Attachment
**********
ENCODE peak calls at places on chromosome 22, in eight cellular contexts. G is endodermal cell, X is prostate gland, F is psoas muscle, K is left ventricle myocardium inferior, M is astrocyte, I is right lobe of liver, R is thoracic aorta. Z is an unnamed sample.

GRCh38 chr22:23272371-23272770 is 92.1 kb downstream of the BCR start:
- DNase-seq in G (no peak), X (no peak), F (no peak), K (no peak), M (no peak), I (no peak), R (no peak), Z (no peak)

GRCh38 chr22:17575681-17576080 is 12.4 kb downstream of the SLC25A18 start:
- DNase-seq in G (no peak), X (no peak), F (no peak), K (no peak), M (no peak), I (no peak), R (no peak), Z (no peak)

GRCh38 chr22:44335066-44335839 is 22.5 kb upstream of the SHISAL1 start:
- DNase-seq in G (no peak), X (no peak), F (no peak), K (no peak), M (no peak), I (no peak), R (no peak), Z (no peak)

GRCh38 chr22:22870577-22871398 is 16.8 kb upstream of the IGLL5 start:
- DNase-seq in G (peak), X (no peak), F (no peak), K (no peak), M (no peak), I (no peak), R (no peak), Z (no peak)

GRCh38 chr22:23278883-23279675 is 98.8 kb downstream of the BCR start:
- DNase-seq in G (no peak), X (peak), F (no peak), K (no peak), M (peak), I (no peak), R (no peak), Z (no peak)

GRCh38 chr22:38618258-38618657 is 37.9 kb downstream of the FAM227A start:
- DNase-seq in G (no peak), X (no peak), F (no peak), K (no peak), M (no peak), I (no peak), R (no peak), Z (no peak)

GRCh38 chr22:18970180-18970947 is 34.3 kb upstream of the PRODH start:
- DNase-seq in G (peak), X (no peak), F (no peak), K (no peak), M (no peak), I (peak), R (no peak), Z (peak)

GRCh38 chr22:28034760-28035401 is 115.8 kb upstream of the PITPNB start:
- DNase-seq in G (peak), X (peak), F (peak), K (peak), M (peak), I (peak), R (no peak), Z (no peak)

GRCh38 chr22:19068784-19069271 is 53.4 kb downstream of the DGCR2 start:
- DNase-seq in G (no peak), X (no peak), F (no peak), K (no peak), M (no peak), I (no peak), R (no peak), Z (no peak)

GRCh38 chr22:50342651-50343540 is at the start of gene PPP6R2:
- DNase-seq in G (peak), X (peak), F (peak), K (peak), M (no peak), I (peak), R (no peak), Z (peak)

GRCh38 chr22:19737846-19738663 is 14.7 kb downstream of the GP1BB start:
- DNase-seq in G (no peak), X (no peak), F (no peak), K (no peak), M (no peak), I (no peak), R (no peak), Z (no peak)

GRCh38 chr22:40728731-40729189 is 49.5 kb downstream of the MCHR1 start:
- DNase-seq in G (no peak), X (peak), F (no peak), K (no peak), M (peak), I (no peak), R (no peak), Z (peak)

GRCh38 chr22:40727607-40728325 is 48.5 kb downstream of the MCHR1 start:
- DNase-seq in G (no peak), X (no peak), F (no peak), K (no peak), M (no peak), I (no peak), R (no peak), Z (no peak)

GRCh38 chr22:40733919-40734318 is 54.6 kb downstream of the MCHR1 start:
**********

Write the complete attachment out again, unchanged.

ENCODE peak calls at places on chromosome 22, in eight cellular contexts. G is endodermal cell, X is prostate gland, F is psoas muscle, K is left ventricle myocardium inferior, M is astrocyte, I is right lobe of liver, R is thoracic aorta. Z is an unnamed sample.

GRCh38 chr22:23272371-23272770 is 92.1 kb downstream of the BCR start:
- DNase-seq in G (no peak), X (no peak), F (no peak), K (no peak), M (no peak), I (no peak), R (no peak), Z (no peak)

GRCh38 chr22:17575681-17576080 is 12.4 kb downstream of the SLC25A18 start:
- DNase-seq in G (no peak), X (no peak), F (no peak), K (no peak), M (no peak), I (no peak), R (no peak), Z (no peak)

GRCh38 chr22:44335066-44335839 is 22.5 kb upstream of the SHISAL1 start:
- DNase-seq in G (no peak), X (no peak), F (no peak), K (no peak), M (no peak), I (no peak), R (no peak), Z (no peak)

GRCh38 chr22:22870577-22871398 is 16.8 kb upstream of the IGLL5 start:
- DNase-seq in G (peak), X (no peak), F (no peak), K (no peak), M (no peak), I (no peak), R (no peak), Z (no peak)

GRCh38 chr22:23278883-23279675 is 98.8 kb downstream of the BCR start:
- DNase-seq in G (no peak), X (peak), F (no peak), K (no peak), M (peak), I (no peak), R (no peak), Z (no peak)

GRCh38 chr22:38618258-38618657 is 37.9 kb downstream of the FAM227A start:
- DNase-seq in G (no peak), X (no peak), F (no peak), K (no peak), M (no peak), I (no peak), R (no peak), Z (no peak)

GRCh38 chr22:18970180-18970947 is 34.3 kb upstream of the PRODH start:
- DNase-seq in G (peak), X (no peak), F (no peak), K (no peak), M (no peak), I (peak), R (no peak), Z (peak)

GRCh38 chr22:28034760-28035401 is 115.8 kb upstream of the PITPNB start:
- DNase-seq in G (peak), X (peak), F (peak), K (peak), M (peak), I (peak), R (no peak), Z (no peak)

GRCh38 chr22:19068784-19069271 is 53.4 kb downstream of the DGCR2 start:
- DNase-seq in G (no peak), X (no peak), F (no peak), K (no peak), M (no peak), I (no peak), R (no peak), Z (no peak)

GRCh38 chr22:50342651-50343540 is at the start of gene PPP6R2:
- DNase-seq in G (peak), X (peak), F (peak), K (peak), M (no peak), I (peak), R (no peak), Z (peak)

GRCh38 chr22:19737846-19738663 is 14.7 kb downstream of the GP1BB start:
- DNase-seq in G (no peak), X (no peak), F (no peak), K (no peak), M (no peak), I (no peak), R (no peak), Z (no peak)

GRCh38 chr22:40728731-40729189 is 49.5 kb downstream of the MCHR1 start:
- DNase-seq in G (no peak), X (peak), F (no peak), K (no peak), M (peak), I (no peak), R (no peak), Z (peak)

GRCh38 chr22:40727607-40728325 is 48.5 kb downstream of the MCHR1 start:
- DNase-seq in G (no peak), X (no peak), F (no peak), K (no peak), M (no peak), I (no peak), R (no peak), Z (no peak)

GRCh38 chr22:40733919-40734318 is 54.6 kb downstream of the MCHR1 start: